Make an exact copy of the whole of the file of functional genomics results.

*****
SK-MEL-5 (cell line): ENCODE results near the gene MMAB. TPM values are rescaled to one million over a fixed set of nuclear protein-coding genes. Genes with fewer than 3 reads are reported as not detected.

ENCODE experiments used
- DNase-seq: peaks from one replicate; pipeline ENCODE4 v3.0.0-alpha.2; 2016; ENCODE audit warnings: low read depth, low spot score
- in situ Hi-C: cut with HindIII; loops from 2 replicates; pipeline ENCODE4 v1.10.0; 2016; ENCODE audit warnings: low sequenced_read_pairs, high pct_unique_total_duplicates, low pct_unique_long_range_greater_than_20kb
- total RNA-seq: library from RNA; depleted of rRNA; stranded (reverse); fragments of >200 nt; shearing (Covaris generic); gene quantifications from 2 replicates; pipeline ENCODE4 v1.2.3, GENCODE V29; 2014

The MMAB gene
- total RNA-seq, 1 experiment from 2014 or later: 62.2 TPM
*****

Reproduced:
SK-MEL-5 (cell line): ENCODE results near the gene MMAB. TPM values are rescaled to one million over a fixed set of nuclear protein-coding genes. Genes with fewer than 3 reads are reported as not detected.

ENCODE experiments used
- DNase-seq: peaks from one replicate; pipeline ENCODE4 v3.0.0-alpha.2; 2016; ENCODE audit warnings: low read depth, low spot score
- in situ Hi-C: cut with HindIII; loops from 2 replicates; pipeline ENCODE4 v1.10.0; 2016; ENCODE audit warnings: low sequenced_read_pairs, high pct_unique_total_duplicates, low pct_unique_long_range_greater_than_20kb
- total RNA-seq: library from RNA; depleted of rRNA; stranded (reverse); fragments of >200 nt; shearing (Covaris generic); gene quantifications from 2 replicates; pipeline ENCODE4 v1.2.3, GENCODE V29; 2014

The MMAB gene
- total RNA-seq, 1 experiment from 2014 or later: 62.2 TPM